Venezuela’s government says there is no humanitarian crisis in the country. But the stories of worried families navigating its crumbling health system suggest otherwise.
Journalist Susan Schulman went to Venezuela to report on the humanitarian impacts of an economic collapse that has seen more than 1.6 million people flee the country in the last three years – roughly five percent of its total population.
Her images, taken at a hospital and a clinic in the eastern city of Cumana, show a debilitated health system: shortages or a complete dearth of antibiotics and other medicine, run-down equipment, dirty facilities, and often no running water.
Amid the shortages, tiny medical organisations are taking on the responsibilities of the state. Fundación Jesed is one of them. Vanessa Ramos and her husband run the charity out of their living room in Cumana. Desperate patients, their families, and even medical staff turn to these micro-NGOs – there are dozens of them around the country – to source and supply the medication missing from Venezuela’s hospitals.
Schulman accompanied Ramos as she visited clients at Hospital Universitario Antonia Patricio Alcalá in the city centre. Ramos is a life-line for many here. Walking discreetly through derelict hallways, she delivers supplies to a handful of families waiting with bedridden patients.
“People are worried because they don’t have resources to buy medicine and they can’t get it,” Ramos says. “They look to me for a way to help them get hold of these medicines”.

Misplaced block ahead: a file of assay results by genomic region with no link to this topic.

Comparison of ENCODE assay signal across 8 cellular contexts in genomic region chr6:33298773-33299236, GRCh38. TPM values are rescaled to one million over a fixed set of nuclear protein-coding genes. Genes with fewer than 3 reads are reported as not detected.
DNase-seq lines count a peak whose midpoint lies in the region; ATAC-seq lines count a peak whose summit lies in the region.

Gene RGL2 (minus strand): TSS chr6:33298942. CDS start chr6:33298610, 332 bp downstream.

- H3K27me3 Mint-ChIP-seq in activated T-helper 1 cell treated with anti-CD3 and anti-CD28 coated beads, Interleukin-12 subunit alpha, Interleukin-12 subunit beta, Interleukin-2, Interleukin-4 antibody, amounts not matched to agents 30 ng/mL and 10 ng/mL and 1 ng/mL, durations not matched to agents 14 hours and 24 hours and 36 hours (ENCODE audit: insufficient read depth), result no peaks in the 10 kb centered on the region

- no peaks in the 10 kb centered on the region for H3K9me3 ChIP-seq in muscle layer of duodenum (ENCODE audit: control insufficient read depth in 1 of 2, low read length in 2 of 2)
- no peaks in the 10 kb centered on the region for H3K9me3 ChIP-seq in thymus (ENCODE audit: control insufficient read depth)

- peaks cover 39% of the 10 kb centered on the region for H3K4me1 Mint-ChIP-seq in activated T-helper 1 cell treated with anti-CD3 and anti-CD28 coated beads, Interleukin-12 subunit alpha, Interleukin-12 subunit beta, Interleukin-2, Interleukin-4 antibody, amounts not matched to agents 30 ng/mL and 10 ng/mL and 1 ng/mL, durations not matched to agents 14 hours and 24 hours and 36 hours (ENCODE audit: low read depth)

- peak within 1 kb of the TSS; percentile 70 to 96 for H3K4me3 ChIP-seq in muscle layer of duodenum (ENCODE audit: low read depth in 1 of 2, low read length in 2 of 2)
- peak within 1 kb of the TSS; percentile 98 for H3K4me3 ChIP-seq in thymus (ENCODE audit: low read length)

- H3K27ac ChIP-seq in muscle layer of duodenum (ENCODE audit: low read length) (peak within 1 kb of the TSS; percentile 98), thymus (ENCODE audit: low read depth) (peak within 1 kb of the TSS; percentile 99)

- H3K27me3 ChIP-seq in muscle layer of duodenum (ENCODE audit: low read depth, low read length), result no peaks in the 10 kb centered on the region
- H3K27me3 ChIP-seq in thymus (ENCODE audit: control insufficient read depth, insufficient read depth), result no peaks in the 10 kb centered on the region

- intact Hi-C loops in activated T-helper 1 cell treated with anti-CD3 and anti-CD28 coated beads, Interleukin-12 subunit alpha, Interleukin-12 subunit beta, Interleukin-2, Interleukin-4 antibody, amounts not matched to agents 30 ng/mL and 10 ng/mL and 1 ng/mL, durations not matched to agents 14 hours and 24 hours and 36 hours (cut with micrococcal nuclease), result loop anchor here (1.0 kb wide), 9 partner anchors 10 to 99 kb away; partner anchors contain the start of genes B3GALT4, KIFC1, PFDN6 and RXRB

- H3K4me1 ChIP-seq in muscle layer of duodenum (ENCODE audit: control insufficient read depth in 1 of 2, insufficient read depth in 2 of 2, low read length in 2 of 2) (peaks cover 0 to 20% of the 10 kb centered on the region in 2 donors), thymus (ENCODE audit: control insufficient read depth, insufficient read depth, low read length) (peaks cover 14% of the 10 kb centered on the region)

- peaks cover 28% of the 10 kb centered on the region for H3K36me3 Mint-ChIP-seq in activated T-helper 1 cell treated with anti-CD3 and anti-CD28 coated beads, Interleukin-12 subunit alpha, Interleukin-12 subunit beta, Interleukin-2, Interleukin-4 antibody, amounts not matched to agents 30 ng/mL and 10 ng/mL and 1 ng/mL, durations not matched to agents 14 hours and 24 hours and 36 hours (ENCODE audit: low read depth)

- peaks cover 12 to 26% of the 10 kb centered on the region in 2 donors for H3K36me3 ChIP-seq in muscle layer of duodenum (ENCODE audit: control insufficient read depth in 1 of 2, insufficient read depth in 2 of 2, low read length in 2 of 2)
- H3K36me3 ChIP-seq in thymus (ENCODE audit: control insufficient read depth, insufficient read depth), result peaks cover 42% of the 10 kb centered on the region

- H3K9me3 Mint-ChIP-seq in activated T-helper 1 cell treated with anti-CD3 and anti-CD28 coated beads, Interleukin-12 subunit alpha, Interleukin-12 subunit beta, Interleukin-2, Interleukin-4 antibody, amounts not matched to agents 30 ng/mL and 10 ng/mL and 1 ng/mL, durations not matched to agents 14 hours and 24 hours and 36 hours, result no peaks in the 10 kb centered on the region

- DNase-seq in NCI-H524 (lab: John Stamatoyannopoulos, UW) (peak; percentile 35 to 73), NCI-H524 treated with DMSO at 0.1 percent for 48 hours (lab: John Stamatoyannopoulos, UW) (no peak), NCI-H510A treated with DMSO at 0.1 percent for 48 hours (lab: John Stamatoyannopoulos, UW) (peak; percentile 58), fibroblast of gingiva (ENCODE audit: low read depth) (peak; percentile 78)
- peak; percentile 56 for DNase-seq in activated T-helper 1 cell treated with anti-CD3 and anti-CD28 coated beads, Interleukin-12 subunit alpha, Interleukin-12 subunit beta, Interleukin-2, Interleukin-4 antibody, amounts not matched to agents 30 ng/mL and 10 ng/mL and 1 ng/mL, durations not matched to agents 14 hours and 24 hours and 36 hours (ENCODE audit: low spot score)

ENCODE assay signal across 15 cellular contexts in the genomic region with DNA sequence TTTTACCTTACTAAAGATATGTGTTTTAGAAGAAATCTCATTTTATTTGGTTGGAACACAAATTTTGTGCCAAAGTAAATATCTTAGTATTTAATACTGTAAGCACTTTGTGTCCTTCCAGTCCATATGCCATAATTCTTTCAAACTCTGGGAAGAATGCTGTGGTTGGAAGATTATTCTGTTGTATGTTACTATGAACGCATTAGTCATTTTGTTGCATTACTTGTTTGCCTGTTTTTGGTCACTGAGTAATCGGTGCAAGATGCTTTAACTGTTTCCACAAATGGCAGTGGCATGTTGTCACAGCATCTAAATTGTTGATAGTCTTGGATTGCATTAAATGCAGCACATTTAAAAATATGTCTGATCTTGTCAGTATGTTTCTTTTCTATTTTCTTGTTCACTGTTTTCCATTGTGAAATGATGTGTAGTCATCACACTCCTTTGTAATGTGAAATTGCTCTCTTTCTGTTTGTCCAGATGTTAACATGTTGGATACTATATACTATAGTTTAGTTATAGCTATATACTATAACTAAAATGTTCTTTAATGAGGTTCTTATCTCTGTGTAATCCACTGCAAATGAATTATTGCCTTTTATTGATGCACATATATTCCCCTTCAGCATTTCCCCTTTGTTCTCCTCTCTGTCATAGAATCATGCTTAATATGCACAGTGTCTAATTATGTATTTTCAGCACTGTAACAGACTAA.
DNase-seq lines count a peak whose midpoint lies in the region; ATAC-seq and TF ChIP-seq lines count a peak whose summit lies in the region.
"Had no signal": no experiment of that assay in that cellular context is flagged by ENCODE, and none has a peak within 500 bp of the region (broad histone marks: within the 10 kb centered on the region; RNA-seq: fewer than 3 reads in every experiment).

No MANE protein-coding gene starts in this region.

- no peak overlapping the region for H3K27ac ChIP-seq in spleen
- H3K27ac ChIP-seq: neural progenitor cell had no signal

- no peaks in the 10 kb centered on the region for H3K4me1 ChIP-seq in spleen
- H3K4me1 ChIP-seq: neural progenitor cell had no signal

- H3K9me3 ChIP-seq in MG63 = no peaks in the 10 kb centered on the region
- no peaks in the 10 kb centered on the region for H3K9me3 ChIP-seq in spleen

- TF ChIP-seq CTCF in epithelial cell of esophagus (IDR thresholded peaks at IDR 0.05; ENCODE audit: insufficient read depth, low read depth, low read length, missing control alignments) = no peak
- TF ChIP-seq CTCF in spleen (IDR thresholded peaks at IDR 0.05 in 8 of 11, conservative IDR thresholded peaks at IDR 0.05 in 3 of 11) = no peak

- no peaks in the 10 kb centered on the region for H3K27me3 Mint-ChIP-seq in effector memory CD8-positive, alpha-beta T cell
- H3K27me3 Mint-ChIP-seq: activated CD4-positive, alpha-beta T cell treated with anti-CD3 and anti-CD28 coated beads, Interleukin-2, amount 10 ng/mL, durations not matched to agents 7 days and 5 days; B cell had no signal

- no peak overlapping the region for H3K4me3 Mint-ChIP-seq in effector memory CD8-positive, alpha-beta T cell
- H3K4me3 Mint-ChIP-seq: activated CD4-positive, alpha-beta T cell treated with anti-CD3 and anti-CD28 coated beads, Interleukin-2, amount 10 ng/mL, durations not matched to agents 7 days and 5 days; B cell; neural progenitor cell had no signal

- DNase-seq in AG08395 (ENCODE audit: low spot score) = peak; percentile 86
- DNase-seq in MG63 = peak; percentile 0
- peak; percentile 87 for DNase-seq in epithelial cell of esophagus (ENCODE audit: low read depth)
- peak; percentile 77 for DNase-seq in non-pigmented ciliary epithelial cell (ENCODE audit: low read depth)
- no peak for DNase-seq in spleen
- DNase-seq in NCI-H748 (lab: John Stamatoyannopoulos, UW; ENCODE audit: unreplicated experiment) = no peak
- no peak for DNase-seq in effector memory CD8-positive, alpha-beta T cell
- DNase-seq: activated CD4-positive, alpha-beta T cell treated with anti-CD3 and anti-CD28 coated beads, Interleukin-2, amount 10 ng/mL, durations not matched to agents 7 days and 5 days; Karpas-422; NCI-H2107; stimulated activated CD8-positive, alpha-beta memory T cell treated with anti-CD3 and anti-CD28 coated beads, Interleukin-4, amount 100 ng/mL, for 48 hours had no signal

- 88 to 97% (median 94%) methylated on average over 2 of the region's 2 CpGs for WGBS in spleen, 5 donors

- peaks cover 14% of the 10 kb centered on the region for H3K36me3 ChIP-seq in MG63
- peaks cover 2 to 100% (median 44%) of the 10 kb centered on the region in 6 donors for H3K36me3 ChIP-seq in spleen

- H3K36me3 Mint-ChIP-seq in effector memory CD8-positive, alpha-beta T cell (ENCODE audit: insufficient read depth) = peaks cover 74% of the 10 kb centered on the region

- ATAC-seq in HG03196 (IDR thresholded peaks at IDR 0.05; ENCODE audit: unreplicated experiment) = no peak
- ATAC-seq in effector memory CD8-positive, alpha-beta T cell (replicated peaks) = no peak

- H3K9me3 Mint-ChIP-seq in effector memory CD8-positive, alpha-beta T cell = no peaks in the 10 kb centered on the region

A family frets over their two-year-old child, whose pneumonia can’t be treated because the hospital has run out of the right medicine – as well as bandages and gauze. Another family waits for emphysema drugs that no one can find. One father is just grateful for a bottle of water: the hospital has no running water.
Ramos says she feels the weight of the families who depend on her.
“Most of the cases,” she says, “are life and death”.
A gift from the dying
Vanessa Ramos runs Fundación Jesed out of her apartment. She’s not a doctor: she works a full-time administrative job in the city. She started her charity last year after seeing how a close friend struggled to find leukemia medication for a dying child.
Most of the medication donated to her foundation is sourced and shipped from contacts abroad. Sometimes, she’s able to find drugs inside Venezuela – medicine leftover after patients have died. She keeps the donated drugs in a small cupboard in her living room.
Flies and filth
Vanessa enters the hospital discreetly, careful to avoid the attention of armed security guards. Her foundation is registered as a charity, but she’s still wary of upsetting authorities. Venezuela has continually rejected international aid and denies there’s a humanitarian crisis in the country.
“I go in without making a fuss,” she says.
Flies and filth are everywhere in the hospital’s hallways. The electricity is out; generators supply limited power to high-priority departments. Patients line corridors on stretchers; intravenous tubes hang from the frames of missing ceiling panels. Floors are bloodstained. Piles of rubbish swarm with bugs.
What malnutrition looks like
Barbara Sanchez, 11, is on the hospital’s children’s ward. She suffers from severe malnutrition, pneumonia, and a low hemoglobin count. Her father, 61-year-old retiree Jose Sanchez, waits by her bedside. Ramos gives the father a small box of medication meant to ease the child’s breathing.